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5 Preparing for Potential Future Chemical Events at Baseline Chemical Demilitarization Facilities SUMMARY OF CHEMICAL EVENTS ANALYSES threshold concentrations to trigger site alarms and a subse- quent shutdown of the plant (see Chapter 1). While laudable The committee’s analyses of past chemical events at as an effort to protect worker and public health, these overly Johnston Atoll Chemical Agent Disposal System (JACADS) sensitive alarms introduce their own kinds of operating prob- and Tooele Chemical Disposal Facility (TOCDF) indicate lems. Difficulty in reliably detecting agent at such low con- that the causal factors are similar to those associated with centrations leads to recurring false positive alarms. It also breakdowns of other safety-critical systems. Release of means that alarms triggered by chemical events in which chemical agent may be triggered by equipment design flaws agent levels stay near threshold will actually pose no risk to and failures, by procedural deficiencies, and by human ac- the worker or the public. tions—i.e., by both latent and active failures (see Chapter 2). Given the inherent complexity of the chemical demilita- The task of dismantling and destroying chemical weap- rization task at the assembled weapons stockpile sites, it is ons is inherently hazardous, but the Program Manager for almost certain that new problems will continue to arise, par- Chemical Demilitarization (PMCD) has incorporated ex- ticularly from aging and deteriorating weapons and the chal- traordinary safety precautions into both plant design and lenges of demilitarization plant closure and decommission- personnel training. The chemical demilitarization incinera- ing. There will be future chemical events, and serious tion plants are virtual fortresses built to withstand the conse- consequences to both plant personnel and surrounding com- quences of accidents, and, to date, releases of chemical agent munities cannot be ruled out. This chapter focuses on pru- from these facilities have been rare, isolated events involv- dent ways to reduce their number and to minimize their con- ing only small amounts of agent, even under upset condi- sequences. tions (NRC, 1996, 1997, 1999a). State-of-the-art quantita- tive risk assessments have determined that the major hazard CHEMICAL EVENT RESPONSE AND REVIEW BY to the surrounding communities arises from potential re- MANAGEMENT leases of agent from stockpile storage areas, not the demili- tarization facilities (U.S. Army, 1996a; NRC, 1997; see also Army Regulation 50-6 presents in detail the response to Chapter 1 and Appendix E). Further, to date by far the larg- a chemical event and its reporting expected from the depot est releases of agent have occurred in the storage areas, as commander (U.S. Army, 1995). The objective is to: described in Chapter 1. . . . encompass those actions to save life, preserve health and The Army has sought to build in the process of learning safety, secure chemical agent, protect property, prevent fur- by experience to avoid accidents where possible, and to avoid ther damage to and remediate the environment, and help repeating them in any case. The centerpiece of this effort, maintain public confidence in the ability of the Army to re- the programmatic lessons learned (PLL) database, is admi- spond to a military chemical accident or incident. . . . The rable as a personnel-training tool but requires further modi- major army commands (MACOM) commanders will estab- fication to improve its accessibility (see Chapter 4). Despite lish procedures to review each chemical event and to initiate considerable effort in plant design and personnel training, safety investigations when warranted . . . . mistakes have been made and problems have occurred in the chemical demilitarization process. The extent of the review process generally varies with The Army has established extraordinarily low agent the seriousness of the incident. The review process for a 44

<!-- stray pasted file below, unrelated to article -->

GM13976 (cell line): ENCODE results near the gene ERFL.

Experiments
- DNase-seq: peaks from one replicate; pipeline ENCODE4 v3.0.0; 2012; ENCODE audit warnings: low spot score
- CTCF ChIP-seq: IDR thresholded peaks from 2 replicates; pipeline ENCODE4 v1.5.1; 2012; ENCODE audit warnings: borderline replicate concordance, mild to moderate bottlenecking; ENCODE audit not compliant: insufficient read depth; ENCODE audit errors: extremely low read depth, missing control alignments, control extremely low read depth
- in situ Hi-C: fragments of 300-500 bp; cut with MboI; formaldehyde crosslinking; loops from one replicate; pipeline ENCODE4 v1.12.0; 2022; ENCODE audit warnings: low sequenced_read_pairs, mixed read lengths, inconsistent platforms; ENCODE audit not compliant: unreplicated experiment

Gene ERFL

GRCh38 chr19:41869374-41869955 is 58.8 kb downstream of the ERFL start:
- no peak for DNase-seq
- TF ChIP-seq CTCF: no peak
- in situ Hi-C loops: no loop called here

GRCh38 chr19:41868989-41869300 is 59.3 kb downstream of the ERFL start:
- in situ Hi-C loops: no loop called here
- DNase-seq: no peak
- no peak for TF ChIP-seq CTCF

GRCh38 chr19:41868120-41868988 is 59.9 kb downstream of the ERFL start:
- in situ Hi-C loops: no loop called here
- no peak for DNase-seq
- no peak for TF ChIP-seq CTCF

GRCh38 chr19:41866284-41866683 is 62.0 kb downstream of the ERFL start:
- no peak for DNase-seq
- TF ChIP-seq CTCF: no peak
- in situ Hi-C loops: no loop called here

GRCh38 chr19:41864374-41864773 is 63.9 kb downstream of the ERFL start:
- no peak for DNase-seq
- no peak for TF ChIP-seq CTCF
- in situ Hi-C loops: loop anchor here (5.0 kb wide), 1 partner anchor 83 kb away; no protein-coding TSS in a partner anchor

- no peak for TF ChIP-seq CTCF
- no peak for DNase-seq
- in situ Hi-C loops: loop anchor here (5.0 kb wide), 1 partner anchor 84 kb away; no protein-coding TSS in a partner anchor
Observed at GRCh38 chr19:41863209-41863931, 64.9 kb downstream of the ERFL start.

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45 PREPARING FOR POTENTIAL FUTURE CHEMICAL EVENTS AT BASELINE CHEMICAL DEMILITARIZATION FACILITIES serious incident can be quite lengthy. Every chemical event sessment implies more than knowing the summary numeri- should be investigated promptly, particularly those consid- cal results of quantitative and health risk assessments. It ered potentially or actually serious. Memories of the event also requires knowing the details, including the assumptions, will change with time. Having people identified in advance simplifications, and omissions, of the analyses. The results as potential candidates for a review team would appear must be viewed in the full context of the risk assessment, as worthwhile. well as in the context of the actual safety performance of the One of the objectives of Army Regulation 50-6, stated plant. This perspective must be accompanied by a better above, is to “help maintain public confidence.” The com- understanding of explicit and implicit uncertainties. mittee believes that building trust requires regular and reli- Understanding the results of risk assessment also means able communication between the Army and the communi- knowing the significant contributors to risk, i.e., knowing ties around the demilitarization plants. It does not appear how improved performance can reduce risk and how de- that these communities feel that such communication has graded performance could increase risk. With this knowl- been achieved. Public trust is not easily established and is edge: very difficult to rebuild once lost. The recent report of the U.S. Commission on National Security (a commission • Managers and workers can develop options for re- headed by former senators Gary Hart and Warren Rudman) ducing risk or for ensuring that risk does not in- comments on the general lack of confidence in federal em- crease. They can also consider how proposals for ployees (USCNS, 2001). This general lack of confidence, change affect risk. exacerbated by the unfortunate pattern of interactions be- • Workers, emergency response personnel, and others tween PMCD and external stakeholder groups (NRC, 1996), can better understand their personal risks and how has created a serious deficit of trust in the Army’s chemical best to protect themselves and each other. demilitarization program on the part of important segments • Emergency preparedness managers can focus their of the public. In addition to addressing the public’s lack of planning and training programs on the most impor- confidence in federal officials, at some sites PMCD must tant scenarios or sources of risk to the surrounding also deal with public distrust of state and local officials. A communities. recent NRC letter report (NRC, 2000c) points out that: • State and local officials can provide more informed oversight in their decision making. . . . open, two way communications between PMCD and • Everyone can participate knowledgeably in the risk stakeholders are necessary, but insufficient. PMCD needs to management process. encourage public trust in official representatives of the pub- lic (i.e., Citizens Advisory Commissions and local regula- Quantitative and health risk assessments are complex tory bodies) as much or more than it needs to build trust in and, of necessity, include simplifications. The plant safety the Army. professionals should review the assessments thoroughly to The memorandum of understanding between TOCDF be aware of their basic assumptions and/or limitations. Plant and Tooele County (see Appendix G) should help build con- operating requirements may change, and changes need to be fidence that public officials are fully informed and respon- viewed in the light of the risk assessments. sive to chemical events, thereby contributing to building Several lessons can be learned about risk management trust. This approach might serve as a model for other com- from thinking about possible responses to certain kinds of munities with similar concerns (Utah DEQ, 2000b). chemical events. • False positive alarms. The history of false positives BUILDING ON THE RESULTS OF RISK ASSESSMENT has contributed to a number of chemical events as Risks associated with the chemical demilitarization fa- described in Chapter 2. These result from a mind- cilities have been studied in depth, through quantitative and set that develops in operators. Faced with a series of health risk assessments and systems hazards analyses (see false positive alarms, they tend to disbelieve future Chapter 1). The quantitative risk assessment, in particular, alarms, at least to the extent that they seek confirma- is a living document, subject to change as new information tion before taking action. A question that has been arises or facilities or operations are altered. It provides ex- raised is whether a similar complacency could de- cellent guidance on where risk is the highest, and thus where velop among emergency response managers and the greatest care is needed. The Army’s “Guide to Risk even the general public? If they too are subjected to Management Policy and Activities” provides a process for false alarms, they may delay ordering or responding managing risks, particularly when changes are made, and for to orders for evacuation or sheltering. Generally, communicating information on change to the public (U.S. these people have not been subjected to the false Army, 1997b). alarms, but if it should happen, similar problems Understanding and building on the results of risk as- could arise.